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International Journal of Poultry Science
Year: 2006  |  Volume: 5  |  Issue: 8  |  Page No.: 796 - 803

Shell Thickness of Turkey Eggs Affects Cardiac Physiology and Embryo Survival

V.L. Christensen, L.G. Bagley, T. Olson, J.L. Grimes, R.D. Rowland and D.T. Ort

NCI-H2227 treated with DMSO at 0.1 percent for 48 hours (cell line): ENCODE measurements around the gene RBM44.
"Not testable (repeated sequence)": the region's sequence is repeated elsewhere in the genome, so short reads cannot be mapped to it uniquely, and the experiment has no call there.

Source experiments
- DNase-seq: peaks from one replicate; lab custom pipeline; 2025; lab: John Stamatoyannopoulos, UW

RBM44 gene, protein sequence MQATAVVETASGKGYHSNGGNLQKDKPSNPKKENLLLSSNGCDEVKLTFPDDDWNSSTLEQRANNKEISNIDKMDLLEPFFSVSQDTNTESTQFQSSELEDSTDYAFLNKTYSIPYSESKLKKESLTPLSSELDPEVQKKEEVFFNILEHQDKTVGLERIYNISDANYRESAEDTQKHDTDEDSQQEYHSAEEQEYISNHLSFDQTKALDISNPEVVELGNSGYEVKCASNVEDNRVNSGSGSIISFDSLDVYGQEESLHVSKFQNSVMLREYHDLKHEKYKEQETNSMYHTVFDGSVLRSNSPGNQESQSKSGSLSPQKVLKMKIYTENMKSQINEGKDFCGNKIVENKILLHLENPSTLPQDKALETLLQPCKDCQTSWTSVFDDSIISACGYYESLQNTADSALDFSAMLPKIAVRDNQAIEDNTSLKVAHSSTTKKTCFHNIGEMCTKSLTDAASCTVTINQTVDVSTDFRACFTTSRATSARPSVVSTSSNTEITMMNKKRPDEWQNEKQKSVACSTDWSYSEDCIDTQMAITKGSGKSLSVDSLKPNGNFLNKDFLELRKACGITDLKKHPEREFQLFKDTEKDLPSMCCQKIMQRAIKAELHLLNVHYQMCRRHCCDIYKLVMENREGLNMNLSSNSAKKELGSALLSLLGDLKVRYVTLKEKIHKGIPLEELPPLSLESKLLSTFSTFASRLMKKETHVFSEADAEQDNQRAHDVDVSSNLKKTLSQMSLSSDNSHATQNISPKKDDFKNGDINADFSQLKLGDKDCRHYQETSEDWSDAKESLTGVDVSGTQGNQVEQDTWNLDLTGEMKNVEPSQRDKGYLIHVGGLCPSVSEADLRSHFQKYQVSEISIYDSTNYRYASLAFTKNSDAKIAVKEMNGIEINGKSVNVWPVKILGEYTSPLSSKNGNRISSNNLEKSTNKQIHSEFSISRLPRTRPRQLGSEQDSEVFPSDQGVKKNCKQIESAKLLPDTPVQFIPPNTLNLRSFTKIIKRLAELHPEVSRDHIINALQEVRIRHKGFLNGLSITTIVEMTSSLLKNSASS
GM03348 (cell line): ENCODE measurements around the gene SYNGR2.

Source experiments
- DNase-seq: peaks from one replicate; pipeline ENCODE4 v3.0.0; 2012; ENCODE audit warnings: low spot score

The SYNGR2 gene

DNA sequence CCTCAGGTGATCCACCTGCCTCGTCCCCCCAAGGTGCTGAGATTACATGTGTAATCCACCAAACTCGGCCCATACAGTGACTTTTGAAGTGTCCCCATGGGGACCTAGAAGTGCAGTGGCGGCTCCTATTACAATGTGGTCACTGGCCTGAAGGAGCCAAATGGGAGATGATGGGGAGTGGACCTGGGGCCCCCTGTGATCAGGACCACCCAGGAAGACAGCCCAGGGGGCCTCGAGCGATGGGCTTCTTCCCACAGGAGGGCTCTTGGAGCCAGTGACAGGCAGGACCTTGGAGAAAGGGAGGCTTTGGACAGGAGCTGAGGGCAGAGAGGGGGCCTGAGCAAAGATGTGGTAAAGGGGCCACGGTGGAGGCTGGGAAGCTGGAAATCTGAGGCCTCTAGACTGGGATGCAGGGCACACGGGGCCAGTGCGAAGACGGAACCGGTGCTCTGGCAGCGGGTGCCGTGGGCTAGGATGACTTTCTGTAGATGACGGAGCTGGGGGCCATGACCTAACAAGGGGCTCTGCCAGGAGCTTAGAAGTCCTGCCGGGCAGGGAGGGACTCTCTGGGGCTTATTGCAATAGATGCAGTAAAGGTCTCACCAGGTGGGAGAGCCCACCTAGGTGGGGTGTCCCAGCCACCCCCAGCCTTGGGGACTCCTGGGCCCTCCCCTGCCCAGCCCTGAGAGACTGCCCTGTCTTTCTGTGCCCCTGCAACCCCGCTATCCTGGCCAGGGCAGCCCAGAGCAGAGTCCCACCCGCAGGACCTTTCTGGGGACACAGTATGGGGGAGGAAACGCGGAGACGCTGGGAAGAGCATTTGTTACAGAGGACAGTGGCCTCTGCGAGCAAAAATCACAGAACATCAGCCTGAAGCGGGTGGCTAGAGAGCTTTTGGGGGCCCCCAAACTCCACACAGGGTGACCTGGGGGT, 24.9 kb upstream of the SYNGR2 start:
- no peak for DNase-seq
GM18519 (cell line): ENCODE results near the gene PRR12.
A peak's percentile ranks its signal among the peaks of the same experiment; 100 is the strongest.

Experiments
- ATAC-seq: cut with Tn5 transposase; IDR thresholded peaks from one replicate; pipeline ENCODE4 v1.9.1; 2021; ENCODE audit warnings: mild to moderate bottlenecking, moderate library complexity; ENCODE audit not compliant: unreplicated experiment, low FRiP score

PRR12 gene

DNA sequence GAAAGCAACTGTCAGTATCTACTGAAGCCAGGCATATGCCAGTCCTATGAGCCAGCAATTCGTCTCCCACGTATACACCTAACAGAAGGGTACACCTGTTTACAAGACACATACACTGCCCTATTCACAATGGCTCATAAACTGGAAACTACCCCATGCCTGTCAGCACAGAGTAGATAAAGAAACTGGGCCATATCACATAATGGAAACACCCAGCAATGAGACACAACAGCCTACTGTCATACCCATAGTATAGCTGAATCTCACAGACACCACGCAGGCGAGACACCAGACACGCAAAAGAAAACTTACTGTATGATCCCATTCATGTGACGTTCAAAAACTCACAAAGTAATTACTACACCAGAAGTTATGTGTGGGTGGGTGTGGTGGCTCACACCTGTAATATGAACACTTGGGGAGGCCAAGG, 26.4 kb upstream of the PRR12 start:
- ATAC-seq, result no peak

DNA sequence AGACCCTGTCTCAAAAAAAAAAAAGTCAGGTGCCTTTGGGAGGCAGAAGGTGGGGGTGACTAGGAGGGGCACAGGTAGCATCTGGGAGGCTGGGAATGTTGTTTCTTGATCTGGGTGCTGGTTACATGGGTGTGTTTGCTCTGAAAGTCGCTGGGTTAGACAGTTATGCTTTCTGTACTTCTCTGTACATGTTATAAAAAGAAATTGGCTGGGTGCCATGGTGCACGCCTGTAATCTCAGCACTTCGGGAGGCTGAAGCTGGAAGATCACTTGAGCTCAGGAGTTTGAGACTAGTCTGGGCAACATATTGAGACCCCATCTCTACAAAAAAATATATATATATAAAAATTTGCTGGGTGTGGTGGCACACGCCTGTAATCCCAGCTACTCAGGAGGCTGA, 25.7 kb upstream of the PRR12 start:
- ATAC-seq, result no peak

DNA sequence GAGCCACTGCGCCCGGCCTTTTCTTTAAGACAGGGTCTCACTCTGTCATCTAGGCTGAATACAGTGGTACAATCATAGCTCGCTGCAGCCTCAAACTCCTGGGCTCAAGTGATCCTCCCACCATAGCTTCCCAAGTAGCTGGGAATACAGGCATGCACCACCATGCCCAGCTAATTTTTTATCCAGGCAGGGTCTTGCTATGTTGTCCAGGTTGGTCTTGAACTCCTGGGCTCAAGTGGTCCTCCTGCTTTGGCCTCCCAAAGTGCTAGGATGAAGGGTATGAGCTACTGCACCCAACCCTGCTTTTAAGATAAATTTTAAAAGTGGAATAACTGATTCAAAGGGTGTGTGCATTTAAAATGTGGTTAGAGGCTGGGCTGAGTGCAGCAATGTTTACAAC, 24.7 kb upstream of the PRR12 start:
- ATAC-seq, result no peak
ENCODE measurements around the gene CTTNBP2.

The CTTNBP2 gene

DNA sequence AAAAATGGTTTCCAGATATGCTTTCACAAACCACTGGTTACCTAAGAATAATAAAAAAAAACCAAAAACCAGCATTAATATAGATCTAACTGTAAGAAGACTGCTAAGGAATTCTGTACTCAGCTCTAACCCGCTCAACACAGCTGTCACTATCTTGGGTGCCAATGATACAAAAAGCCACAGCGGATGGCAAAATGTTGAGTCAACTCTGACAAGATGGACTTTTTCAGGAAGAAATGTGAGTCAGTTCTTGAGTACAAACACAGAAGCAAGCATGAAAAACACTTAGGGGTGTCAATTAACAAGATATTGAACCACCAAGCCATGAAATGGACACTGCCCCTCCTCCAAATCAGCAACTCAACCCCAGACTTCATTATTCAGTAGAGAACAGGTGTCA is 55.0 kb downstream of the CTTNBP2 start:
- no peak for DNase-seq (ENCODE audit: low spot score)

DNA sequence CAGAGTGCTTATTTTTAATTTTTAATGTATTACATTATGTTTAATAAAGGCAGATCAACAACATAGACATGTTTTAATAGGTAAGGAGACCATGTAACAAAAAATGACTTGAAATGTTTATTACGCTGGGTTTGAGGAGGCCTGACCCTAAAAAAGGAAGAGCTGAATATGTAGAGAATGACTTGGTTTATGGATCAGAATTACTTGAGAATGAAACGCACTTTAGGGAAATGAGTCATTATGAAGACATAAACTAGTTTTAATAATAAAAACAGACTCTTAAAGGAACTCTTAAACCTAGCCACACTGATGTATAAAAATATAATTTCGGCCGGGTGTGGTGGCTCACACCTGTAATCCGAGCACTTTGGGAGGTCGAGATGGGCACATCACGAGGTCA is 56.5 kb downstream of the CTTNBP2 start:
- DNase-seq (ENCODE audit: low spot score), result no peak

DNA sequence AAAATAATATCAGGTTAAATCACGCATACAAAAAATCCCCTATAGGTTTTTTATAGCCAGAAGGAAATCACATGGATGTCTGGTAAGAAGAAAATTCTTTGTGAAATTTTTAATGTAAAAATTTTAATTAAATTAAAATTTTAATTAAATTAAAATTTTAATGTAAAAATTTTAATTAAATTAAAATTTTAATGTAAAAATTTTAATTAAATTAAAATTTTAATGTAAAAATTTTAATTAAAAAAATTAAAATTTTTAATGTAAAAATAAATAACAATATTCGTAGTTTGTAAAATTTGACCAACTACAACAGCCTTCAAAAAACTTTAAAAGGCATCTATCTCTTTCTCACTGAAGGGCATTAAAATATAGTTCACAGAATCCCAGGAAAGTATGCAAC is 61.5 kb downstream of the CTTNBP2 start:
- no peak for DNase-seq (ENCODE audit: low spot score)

Abstract: Supplementing 500 ppm of a chelated calcium proteinate (CCP) to a commercial breeder diet resulted in thicker shells and improved embryo livability. The CCP diet was fed to one half of a flock of breeders on a commercial farm that was suffering shell problems, and a standard commercial diet was fed to the remaining half. Egg production, eggshell thickness, fertility and hatchability of eggs were all monitored over an 18 wk laying period. Feeding CCP increased shell thickness and reduced numbers of cull eggs after 8 wk of lay compared to the controls. When differences in eggshell thickness were seen after 10 weeks of egg production, embryo survival and cardiac physiology were examined in three trials comparing the thicker shells to thin. Thick shells (0.44 versus 0.39 mm) improved embryo survival 2% by decreasing numbers of embryos dying late in development compared to controls and affected cardiac physiology. Thus, thick shells may improve embryo viability by affecting cardiac health during the plateau stage in oxygen consumption.

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